Pretty sure the doom-folk Chelsea Wolfe does so well caused the craziest dust storm of the whole festival. Tents were flying, dust devils were swirling and you could barely see anything. Anything but the glorious glow of red and purple as Chelsea conjured spells in her drones. It sure was a Feral Love.
We’ve been talking about Fever the Ghost since their dawn in the Spring of 2013. We’ve seen their ups, their downs, their highs and lows…so not to put IRR on a pedestal but we’re pretty sure we have the sole right to determine that FTG had finally hit their stride at Desert Daze. Singer Casper Indrizzo has come out of his cocoon, birthing a psych-rock flow that oozes out of the whole band as though they are all connected by one psychedelic spirit. Aural perfection.
Woman of the Festival
You can hear about the antics of Kim & the Created but it’s nothing until you see it. And Desert Daze was the place to see it. Kim House caught her groove in the desert and put on the best performance we’ve seen from her to date. While her band was on point, there was a grace to Kim’s wrenching about and slithers from over the gate into the crowd to standing atop the bass drum. Known for her skintight (meowww) costumes, it was actually a surprise when she threw her shirt off to present her naked body covered in black paint smears. The only woman who’s paralyzing stare I never want to dodge.
If you’re into psych-rock and haven’t come across Mad Alchemy, you must not know what you’re doing here. As soon as the sun set, the Party Stage was equipped with six projectors for the liquid masseuse to work color to life providing beautiful and entrancing visuals to pair with the likes of JJUUJJUU, Deap Vally, Mr. Elevator and the Brain Hotel and more. Pictured here: Fever the Ghost stage setup against Mad Alchemy.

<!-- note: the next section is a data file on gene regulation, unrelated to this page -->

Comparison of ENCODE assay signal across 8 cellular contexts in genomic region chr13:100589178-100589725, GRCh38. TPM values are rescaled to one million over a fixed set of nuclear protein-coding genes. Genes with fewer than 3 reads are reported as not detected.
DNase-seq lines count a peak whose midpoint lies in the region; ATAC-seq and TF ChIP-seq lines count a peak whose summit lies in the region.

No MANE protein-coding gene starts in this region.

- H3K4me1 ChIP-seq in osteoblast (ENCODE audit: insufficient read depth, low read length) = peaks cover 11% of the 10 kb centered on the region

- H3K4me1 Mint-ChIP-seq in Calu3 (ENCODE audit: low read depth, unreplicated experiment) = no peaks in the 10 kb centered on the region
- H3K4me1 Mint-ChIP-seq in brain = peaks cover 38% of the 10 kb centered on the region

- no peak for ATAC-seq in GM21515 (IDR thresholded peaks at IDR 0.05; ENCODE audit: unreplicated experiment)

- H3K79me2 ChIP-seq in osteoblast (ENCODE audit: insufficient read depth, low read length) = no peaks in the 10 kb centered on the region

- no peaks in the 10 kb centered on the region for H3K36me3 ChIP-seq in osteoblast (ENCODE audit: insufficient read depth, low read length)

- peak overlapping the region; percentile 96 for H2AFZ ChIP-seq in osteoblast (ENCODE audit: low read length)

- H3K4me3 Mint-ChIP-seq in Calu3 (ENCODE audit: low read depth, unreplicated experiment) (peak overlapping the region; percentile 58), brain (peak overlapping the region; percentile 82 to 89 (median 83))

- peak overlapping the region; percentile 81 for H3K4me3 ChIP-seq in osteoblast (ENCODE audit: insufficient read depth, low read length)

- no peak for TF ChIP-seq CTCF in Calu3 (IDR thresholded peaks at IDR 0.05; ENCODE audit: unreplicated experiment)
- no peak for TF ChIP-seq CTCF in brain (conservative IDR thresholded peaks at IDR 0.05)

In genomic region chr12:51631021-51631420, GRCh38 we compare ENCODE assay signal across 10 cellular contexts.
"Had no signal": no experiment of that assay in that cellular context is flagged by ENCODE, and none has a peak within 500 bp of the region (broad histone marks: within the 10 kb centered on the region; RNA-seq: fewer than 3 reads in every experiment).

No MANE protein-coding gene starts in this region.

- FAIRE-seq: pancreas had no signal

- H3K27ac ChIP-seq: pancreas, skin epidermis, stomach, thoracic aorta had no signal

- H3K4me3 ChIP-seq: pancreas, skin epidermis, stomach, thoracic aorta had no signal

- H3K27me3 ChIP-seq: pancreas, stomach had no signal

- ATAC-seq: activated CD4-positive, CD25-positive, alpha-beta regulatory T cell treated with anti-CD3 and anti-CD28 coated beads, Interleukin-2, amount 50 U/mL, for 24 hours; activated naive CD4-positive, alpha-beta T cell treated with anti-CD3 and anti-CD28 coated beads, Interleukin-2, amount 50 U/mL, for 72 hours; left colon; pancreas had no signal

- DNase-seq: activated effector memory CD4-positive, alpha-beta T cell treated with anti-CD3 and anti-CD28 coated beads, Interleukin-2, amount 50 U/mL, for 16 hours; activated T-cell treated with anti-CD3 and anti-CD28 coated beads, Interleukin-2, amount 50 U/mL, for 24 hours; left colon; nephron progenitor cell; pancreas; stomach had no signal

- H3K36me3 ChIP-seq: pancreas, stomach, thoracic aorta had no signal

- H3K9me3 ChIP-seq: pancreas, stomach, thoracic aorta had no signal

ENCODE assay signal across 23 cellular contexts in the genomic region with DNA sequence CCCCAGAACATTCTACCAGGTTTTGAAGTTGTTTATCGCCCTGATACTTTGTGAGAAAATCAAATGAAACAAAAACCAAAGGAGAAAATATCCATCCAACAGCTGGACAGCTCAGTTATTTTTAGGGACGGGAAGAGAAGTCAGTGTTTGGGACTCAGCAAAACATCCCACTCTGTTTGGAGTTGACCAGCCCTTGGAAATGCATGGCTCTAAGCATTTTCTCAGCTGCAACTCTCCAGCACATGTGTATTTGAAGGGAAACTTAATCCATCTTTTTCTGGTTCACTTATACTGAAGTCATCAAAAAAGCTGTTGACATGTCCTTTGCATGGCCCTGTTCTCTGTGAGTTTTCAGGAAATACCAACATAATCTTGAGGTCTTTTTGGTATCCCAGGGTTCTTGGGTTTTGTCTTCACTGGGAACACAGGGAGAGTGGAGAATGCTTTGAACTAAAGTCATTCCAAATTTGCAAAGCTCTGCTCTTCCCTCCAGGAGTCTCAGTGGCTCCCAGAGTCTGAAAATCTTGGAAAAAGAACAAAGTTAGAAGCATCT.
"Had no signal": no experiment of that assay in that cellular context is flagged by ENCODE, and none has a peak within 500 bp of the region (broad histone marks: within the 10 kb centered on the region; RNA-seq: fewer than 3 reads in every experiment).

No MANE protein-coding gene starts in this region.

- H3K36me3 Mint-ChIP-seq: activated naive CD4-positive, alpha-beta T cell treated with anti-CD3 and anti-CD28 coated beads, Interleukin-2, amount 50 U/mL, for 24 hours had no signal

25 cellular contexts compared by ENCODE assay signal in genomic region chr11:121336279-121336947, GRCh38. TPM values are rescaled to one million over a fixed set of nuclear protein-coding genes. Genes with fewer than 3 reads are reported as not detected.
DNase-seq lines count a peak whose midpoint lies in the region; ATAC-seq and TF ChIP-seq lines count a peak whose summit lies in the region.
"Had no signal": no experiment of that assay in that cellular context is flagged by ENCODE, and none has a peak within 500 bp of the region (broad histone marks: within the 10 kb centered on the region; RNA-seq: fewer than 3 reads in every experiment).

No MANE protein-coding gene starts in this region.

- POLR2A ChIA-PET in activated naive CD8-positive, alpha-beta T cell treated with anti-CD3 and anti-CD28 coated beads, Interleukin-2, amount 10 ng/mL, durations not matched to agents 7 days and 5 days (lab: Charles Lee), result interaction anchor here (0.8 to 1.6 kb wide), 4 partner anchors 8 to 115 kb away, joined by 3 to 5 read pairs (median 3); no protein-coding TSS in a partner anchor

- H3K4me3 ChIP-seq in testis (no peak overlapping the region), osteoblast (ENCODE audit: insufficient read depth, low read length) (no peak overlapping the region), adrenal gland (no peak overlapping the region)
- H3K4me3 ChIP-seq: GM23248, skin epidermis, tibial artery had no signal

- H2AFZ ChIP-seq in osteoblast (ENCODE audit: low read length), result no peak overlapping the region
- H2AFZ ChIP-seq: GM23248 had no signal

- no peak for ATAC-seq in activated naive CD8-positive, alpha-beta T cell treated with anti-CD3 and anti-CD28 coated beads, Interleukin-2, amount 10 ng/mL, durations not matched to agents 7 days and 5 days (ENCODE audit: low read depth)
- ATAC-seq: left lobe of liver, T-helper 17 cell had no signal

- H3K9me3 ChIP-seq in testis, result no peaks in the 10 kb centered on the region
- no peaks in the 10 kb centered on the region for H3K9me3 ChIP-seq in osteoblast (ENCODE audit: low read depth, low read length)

The Festival within a Festival
Nothing says desert festival like the traveling Jive Joint. Super Tall Paul is a name known to festival-goers across the country and for good reason: comedy, interactive art, improv…seems like whatever you felt like experiencing was going on here, especially in the weeist hours of the night.
Best Crowd / Best Dance Opportunity
Can you take a guess? Dan Deacon is a crowd-pleasing King. From getting his fans (and even not fans) to engage in dance competitions, cheer along with his anti-the-man speeches, and even a panda bear guest, it’s nearly impossible not to get sucked into the everyone-just-wants-to-have-fun effect. Now we’re just worried about how much dust got into his equipment.
We put a question mark because did we really expect anything from Warpaint? Maybe it was that they were closing the mainstage (although Mr. Elevator and the Brain Hotel closing the festival on a side stage was EPIC), or maybe the craze just goes over our heads. Either way, we’ll offer a clap but the only thing worth noting about Warpaint is how underwhelming they actually are.